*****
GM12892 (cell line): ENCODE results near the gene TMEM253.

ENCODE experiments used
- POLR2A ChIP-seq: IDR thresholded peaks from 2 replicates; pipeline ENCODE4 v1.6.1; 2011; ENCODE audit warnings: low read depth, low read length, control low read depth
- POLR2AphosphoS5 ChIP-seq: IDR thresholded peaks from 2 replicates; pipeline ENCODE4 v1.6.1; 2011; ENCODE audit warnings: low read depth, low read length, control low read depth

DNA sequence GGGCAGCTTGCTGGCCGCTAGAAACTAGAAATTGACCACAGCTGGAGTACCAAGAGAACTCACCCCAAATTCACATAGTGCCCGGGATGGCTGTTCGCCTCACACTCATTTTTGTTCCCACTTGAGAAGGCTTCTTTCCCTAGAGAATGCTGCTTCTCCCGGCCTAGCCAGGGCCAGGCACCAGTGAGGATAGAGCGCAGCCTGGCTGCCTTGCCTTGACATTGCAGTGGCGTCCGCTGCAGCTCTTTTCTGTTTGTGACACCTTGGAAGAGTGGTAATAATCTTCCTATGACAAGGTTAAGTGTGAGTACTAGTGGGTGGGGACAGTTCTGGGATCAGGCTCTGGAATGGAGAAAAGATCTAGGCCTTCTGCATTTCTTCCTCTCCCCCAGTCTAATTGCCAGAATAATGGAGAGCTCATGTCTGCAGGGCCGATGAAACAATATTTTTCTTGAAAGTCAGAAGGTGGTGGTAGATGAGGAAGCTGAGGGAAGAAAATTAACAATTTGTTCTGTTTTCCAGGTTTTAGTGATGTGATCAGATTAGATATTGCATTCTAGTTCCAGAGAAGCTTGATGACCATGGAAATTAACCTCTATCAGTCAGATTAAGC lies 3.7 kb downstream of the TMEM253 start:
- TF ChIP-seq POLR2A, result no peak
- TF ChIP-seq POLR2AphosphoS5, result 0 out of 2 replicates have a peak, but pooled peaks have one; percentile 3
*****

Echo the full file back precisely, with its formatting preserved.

GM12892 (cell line): ENCODE results near the gene TMEM253.

ENCODE experiments used
- POLR2A ChIP-seq: IDR thresholded peaks from 2 replicates; pipeline ENCODE4 v1.6.1; 2011; ENCODE audit warnings: low read depth, low read length, control low read depth
- POLR2AphosphoS5 ChIP-seq: IDR thresholded peaks from 2 replicates; pipeline ENCODE4 v1.6.1; 2011; ENCODE audit warnings: low read depth, low read length, control low read depth

DNA sequence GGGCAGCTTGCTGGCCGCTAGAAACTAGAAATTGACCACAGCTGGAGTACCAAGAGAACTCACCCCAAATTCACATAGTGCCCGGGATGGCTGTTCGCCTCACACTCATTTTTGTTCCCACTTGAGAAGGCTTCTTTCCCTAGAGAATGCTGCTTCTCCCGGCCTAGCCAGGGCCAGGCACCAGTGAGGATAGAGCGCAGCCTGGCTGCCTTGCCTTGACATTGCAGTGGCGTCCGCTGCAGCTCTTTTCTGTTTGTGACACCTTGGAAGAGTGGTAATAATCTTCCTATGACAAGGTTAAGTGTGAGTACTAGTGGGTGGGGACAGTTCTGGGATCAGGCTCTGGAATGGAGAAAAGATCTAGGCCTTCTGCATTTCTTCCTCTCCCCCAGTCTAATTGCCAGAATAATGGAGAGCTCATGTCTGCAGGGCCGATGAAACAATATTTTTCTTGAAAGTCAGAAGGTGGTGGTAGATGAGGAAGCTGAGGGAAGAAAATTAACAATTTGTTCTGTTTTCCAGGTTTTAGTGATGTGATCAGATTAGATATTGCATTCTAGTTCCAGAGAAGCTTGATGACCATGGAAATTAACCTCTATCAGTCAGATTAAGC lies 3.7 kb downstream of the TMEM253 start:
- TF ChIP-seq POLR2A, result no peak
- TF ChIP-seq POLR2AphosphoS5, result 0 out of 2 replicates have a peak, but pooled peaks have one; percentile 3